Prenatal exposures to COVID-19 even without maternal infection will affect future generations, claims study
The researchers point out that contracting the COVID-19 infection during pregnancy can affect fetal and postnatal development negatively, as many other viral infections have previously shown to do.
In every culture and nation across the world, children represent the future. Guaranteeing their health, safety and education is one of the ways to ensure that they do achieve their future potential. However, there are several key obstacles that hinder this from happening.
COVID-19 and the future of children
In February 2020, the World Health Organisation (WHO), United Nations Children’s Fund (UNICEF) and The Lancet released a report called A future for the world’s children?. In this report, researchers from across the globe pointed out that despite dramatic improvements in survival, nutrition and education in recent decades, today’s children face constant threats to their health and future due to climate change, ecological degradation, migrating populations, conflict, inequalities and predatory commercial practices.
In March 2020, COVID-19 was declared a pandemic. It has infected over 54 million people so far, caused the death of over a million of those and still remains uncontrolled. The novel coronavirus has had such a huge impact on this planet that people have not only lost jobs and livelihoods but are also facing economic crises, food and job insecurities and a rise in mental health issues. A study published in The Lancet in August 2020 says that even though children may be less affected clinically by the COVID-19 infection, the pandemic itself has not left them unscathed.
Learning from previous disease outbreaks
A new study published in the Journal of Developmental Origins of Health and Disease suggests that the impact of COVID-19 could be huge not only on children but also on those who aren’t even born yet. The researchers behind this study analyzed current studies that evaluate the impact of the pandemic on children while also taking cues from the trends that followed the 1918 influenza pandemic, the 2002 SARS epidemic and the 2012 MERS epidemic.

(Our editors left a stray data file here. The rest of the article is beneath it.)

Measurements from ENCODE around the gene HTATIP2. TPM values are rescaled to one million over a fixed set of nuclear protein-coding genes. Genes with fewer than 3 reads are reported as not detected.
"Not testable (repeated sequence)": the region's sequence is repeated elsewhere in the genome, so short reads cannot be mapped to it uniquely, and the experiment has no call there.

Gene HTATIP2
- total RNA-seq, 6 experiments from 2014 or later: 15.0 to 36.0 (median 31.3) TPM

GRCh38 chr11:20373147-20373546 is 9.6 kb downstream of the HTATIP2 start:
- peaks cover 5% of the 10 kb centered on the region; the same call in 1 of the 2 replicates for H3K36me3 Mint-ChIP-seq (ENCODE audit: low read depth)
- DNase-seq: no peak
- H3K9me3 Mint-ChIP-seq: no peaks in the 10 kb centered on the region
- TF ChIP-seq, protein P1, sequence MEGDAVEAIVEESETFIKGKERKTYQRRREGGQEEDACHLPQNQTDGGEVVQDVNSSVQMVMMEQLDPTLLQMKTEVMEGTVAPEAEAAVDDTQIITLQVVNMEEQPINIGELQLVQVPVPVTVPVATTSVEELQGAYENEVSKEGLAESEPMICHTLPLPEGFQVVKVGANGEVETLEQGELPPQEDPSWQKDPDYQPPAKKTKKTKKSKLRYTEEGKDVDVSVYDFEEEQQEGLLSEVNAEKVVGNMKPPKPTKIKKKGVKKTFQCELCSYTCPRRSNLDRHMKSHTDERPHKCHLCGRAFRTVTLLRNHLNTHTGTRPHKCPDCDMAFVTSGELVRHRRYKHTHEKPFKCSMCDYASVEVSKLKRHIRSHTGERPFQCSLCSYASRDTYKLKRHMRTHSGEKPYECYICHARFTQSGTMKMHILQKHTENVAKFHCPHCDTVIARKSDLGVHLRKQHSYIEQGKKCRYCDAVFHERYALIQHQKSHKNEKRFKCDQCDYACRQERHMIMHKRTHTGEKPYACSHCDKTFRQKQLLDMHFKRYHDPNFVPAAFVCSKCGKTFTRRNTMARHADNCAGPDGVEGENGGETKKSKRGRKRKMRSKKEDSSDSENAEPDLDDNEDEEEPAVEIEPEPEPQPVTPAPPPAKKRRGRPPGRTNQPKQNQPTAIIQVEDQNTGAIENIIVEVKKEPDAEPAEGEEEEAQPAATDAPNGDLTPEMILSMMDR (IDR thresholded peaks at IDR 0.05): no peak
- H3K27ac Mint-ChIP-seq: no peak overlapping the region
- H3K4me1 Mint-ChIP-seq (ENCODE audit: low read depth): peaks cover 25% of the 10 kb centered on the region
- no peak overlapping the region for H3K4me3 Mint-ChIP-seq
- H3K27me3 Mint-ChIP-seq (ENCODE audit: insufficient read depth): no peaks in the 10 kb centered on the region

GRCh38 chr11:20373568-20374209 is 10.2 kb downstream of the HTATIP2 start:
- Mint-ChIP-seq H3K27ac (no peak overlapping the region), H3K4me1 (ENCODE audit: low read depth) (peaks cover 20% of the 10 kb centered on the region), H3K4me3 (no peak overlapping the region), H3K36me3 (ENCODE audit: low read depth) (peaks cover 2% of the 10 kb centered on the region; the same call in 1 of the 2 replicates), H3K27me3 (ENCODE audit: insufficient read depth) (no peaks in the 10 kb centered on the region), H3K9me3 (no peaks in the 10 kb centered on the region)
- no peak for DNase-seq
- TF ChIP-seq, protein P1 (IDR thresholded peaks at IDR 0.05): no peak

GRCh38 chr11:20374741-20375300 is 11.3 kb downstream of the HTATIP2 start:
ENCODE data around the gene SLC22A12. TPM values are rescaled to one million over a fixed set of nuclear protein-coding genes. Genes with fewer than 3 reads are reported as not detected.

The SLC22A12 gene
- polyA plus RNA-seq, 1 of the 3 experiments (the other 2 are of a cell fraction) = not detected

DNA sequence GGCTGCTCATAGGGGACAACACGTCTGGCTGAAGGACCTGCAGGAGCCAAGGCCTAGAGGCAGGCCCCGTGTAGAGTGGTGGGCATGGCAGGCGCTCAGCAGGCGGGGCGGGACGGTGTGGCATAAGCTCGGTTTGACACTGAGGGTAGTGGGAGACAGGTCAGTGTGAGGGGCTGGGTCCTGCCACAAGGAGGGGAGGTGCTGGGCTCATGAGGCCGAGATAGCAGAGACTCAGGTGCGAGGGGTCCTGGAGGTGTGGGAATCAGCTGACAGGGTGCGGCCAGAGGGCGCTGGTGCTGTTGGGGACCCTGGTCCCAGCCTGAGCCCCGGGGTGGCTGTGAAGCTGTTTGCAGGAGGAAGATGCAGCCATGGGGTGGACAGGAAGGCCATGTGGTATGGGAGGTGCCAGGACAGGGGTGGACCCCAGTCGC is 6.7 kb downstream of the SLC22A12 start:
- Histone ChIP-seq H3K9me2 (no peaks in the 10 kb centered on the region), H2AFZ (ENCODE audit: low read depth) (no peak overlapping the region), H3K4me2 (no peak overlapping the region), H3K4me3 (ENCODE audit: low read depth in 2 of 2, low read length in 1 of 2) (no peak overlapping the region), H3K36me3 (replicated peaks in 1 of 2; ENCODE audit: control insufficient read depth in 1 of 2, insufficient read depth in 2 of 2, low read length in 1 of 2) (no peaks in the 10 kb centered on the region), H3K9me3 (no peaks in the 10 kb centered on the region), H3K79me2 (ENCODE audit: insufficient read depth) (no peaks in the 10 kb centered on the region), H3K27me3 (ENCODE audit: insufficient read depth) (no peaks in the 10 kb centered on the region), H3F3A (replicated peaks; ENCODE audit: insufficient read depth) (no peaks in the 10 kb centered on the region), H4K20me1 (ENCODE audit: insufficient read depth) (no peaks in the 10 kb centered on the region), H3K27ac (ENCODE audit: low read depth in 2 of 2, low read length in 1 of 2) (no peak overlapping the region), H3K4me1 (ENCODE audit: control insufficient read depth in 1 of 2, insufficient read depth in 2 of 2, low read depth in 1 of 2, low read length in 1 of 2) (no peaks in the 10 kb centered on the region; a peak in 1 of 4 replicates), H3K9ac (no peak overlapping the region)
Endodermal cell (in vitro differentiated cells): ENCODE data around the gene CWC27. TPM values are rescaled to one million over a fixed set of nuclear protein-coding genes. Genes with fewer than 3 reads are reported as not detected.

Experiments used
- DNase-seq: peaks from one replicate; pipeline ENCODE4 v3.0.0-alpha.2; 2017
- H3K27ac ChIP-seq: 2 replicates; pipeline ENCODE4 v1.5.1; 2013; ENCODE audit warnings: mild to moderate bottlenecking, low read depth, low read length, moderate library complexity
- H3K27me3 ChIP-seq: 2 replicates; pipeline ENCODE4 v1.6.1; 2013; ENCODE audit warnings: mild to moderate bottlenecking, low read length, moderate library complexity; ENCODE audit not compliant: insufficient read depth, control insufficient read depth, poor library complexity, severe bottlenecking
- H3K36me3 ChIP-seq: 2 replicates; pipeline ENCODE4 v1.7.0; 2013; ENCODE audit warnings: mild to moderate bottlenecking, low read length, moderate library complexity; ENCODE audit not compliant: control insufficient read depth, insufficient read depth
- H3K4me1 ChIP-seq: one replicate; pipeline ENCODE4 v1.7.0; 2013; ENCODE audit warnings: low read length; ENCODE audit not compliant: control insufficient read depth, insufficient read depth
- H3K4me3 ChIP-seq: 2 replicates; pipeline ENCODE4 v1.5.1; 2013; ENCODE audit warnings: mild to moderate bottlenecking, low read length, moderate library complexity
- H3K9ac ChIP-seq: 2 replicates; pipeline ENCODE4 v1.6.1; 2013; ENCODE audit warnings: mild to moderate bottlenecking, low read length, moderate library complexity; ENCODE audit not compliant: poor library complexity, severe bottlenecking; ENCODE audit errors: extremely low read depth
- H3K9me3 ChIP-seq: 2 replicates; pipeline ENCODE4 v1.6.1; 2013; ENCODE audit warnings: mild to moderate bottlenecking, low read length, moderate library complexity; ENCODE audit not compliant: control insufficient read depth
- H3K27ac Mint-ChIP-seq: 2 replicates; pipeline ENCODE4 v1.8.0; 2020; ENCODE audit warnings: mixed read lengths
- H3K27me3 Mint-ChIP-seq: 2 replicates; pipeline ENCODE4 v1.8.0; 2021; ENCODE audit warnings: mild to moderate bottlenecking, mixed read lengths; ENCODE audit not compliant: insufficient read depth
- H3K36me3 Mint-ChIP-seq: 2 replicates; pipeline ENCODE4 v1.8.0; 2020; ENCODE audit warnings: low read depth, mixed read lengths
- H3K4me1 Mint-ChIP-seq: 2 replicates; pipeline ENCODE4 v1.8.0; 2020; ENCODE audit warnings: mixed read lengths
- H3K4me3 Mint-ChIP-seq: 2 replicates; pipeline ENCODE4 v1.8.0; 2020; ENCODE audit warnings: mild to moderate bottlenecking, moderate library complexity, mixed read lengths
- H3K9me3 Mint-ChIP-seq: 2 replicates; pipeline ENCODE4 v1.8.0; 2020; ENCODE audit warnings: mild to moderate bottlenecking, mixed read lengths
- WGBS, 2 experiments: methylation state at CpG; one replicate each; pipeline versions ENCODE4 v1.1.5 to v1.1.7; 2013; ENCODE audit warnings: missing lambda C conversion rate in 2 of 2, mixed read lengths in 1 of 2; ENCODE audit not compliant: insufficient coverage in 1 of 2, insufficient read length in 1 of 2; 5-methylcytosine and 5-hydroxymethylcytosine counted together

The researchers observed that the 1918 influenza pandemic had a long-term impact on those who were exposed to the disease in utero (while in the mother’s womb, also known as the prenatal stage). These children grew up to have a higher prevalence of diabetes, ischemic heart disease, depression and risks of mortality after the age of 50 - bringing their life-expectancy down by a lot. The SARS and MERS epidemics — though more recent and definitely not as widespread as COVID-19 - appear to have had a similar effect on those who were exposed to the infections during the prenatal stages of life.
Prenatal exposure to COVID
The study suggests that though current research indicates that children have a different immune response to COVID-19 than adults, the long-term effects of exposure to COVID-19 are yet to be seen. Studies are already pointing out the complications like Kawasaki syndrome and multisystem inflammatory syndrome in children (MIS-C) may show up in the coming months and years. At the same time, the effects of in utero exposure to COVID-19 when the mother has the infection — especially severe COVID-19 — need to be observed even though there is, as yet, no proof of vertical transmission.
The researchers point out that contracting the COVID-19 infection during pregnancy can affect fetal and postnatal development negatively, as many other viral infections have previously shown to do. Other studies already point out that pregnant women with COVID-19 infection have a higher prevalence of premature labour and birth. This premature birth and low birth weight itself can affect a newborn’s lifetime immunity, disease risk and development. Maternal infections during pregnancy can also lead to an exaggerated inflammatory response, thromboembolic events and other complications involving the nervous and cardiovascular systems.
Environmental exposure to COVID-19
The study also describes that even in pregnant women without COVID-19 disease, the baby can suffer from negative outcomes due to other factors. It’s important to note that the COVID-19 pandemic has not only disrupted access to proper prenatal care for most pregnant women across the world but has also led to increased levels of stress, unemployment, food insecurity, domestic violence and other factors that can affect maternal wellbeing.
Such social, economic and psychological stressors can also cause harm to a baby’s in-utero development. What’s more, these stressors indicate that the newborn will face immense challenges from the moment of birth, which can affect nutrition, access to education, child psychology, behaviour and other developmental factors. The researchers thus conclude that whether their mothers have COVID-19 disease or not, the generation which is either in utero or just born now is likely to have health complications and accelerated ageing in the coming century. They recommend that healthcare professionals should therefore keep an eye on the development and health status of this generation and policies be put in place to account for the long impact of the COVID-19 pandemic.
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